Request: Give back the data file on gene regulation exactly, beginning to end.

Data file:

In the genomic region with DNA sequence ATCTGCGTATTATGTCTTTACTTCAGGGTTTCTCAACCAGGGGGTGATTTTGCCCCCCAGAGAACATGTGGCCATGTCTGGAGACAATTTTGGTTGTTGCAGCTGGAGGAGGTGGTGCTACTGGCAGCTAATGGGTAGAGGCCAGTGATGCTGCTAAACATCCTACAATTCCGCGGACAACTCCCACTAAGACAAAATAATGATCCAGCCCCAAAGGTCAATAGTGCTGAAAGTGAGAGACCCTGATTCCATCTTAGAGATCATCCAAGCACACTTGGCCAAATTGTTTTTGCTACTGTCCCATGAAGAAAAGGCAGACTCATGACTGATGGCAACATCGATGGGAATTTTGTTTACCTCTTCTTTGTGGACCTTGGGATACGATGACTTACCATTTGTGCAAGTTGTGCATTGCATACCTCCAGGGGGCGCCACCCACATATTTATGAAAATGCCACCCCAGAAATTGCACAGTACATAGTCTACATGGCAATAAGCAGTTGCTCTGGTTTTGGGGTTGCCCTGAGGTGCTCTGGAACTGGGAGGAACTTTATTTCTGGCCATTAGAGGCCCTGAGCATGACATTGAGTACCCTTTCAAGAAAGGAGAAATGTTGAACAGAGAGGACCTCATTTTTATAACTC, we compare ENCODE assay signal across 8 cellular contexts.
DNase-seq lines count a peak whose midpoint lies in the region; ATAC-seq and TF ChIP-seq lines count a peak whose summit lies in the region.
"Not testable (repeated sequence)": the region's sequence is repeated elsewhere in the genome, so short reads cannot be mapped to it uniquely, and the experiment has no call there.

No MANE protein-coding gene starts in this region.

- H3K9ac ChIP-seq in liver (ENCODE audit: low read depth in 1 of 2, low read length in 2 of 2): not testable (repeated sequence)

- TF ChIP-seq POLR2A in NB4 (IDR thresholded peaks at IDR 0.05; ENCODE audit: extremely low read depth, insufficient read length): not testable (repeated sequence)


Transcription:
In the genomic region with DNA sequence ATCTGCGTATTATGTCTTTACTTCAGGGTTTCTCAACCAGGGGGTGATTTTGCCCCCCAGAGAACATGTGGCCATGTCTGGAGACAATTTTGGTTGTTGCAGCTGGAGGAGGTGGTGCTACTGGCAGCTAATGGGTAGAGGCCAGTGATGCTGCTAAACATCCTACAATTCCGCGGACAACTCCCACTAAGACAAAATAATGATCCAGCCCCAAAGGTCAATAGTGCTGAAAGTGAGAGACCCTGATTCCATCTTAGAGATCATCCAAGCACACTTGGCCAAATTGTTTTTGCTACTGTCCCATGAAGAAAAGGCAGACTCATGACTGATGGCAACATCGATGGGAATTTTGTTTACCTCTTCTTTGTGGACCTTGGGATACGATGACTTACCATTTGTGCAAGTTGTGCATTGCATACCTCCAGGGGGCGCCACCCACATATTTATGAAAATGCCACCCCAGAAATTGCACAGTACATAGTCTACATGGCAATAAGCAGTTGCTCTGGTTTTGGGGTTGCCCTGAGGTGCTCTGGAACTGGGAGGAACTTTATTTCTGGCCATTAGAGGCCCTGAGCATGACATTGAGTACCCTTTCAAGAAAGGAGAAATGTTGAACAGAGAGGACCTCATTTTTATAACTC, we compare ENCODE assay signal across 8 cellular contexts.
DNase-seq lines count a peak whose midpoint lies in the region; ATAC-seq and TF ChIP-seq lines count a peak whose summit lies in the region.
"Not testable (repeated sequence)": the region's sequence is repeated elsewhere in the genome, so short reads cannot be mapped to it uniquely, and the experiment has no call there.

No MANE protein-coding gene starts in this region.

- H3K9ac ChIP-seq in liver (ENCODE audit: low read depth in 1 of 2, low read length in 2 of 2): not testable (repeated sequence)

- TF ChIP-seq POLR2A in NB4 (IDR thresholded peaks at IDR 0.05; ENCODE audit: extremely low read depth, insufficient read length): not testable (repeated sequence)